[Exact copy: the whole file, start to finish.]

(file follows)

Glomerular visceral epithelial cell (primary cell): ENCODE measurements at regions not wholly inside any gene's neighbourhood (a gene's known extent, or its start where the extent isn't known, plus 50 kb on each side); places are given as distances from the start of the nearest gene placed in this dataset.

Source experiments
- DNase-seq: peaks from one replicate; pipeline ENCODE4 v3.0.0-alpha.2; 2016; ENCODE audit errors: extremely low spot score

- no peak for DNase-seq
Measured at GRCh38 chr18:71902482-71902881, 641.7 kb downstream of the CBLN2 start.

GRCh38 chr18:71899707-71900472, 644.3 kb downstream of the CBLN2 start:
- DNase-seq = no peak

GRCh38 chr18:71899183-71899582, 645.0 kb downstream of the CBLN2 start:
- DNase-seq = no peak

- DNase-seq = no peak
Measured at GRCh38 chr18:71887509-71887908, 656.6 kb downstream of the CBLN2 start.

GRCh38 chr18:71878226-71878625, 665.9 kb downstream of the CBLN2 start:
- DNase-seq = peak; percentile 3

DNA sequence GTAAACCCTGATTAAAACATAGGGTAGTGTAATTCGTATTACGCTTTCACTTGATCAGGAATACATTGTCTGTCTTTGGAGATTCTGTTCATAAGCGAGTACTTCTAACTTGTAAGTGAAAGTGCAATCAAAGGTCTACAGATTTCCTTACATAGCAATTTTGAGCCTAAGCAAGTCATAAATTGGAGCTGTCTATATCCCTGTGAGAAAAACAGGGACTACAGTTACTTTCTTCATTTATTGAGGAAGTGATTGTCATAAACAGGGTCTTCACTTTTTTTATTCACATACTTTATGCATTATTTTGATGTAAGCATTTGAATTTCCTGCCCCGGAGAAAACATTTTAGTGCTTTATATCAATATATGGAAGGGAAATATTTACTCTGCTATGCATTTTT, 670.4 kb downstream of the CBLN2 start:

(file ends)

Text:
Glomerular visceral epithelial cell (primary cell): ENCODE measurements at regions not wholly inside any gene's neighbourhood (a gene's known extent, or its start where the extent isn't known, plus 50 kb on each side); places are given as distances from the start of the nearest gene placed in this dataset.

Source experiments
- DNase-seq: peaks from one replicate; pipeline ENCODE4 v3.0.0-alpha.2; 2016; ENCODE audit errors: extremely low spot score

- no peak for DNase-seq
Measured at GRCh38 chr18:71902482-71902881, 641.7 kb downstream of the CBLN2 start.

GRCh38 chr18:71899707-71900472, 644.3 kb downstream of the CBLN2 start:
- DNase-seq = no peak

GRCh38 chr18:71899183-71899582, 645.0 kb downstream of the CBLN2 start:
- DNase-seq = no peak

- DNase-seq = no peak
Measured at GRCh38 chr18:71887509-71887908, 656.6 kb downstream of the CBLN2 start.

GRCh38 chr18:71878226-71878625, 665.9 kb downstream of the CBLN2 start:
- DNase-seq = peak; percentile 3

DNA sequence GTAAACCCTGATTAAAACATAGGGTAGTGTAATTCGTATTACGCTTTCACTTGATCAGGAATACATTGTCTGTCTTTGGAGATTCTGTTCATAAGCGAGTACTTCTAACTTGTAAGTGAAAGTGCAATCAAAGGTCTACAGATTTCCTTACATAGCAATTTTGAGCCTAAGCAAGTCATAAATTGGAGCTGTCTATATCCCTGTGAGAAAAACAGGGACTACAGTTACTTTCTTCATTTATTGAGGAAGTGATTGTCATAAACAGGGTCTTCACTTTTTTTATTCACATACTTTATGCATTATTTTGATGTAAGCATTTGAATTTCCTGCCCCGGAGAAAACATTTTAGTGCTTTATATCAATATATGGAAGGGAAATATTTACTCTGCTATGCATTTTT, 670.4 kb downstream of the CBLN2 start: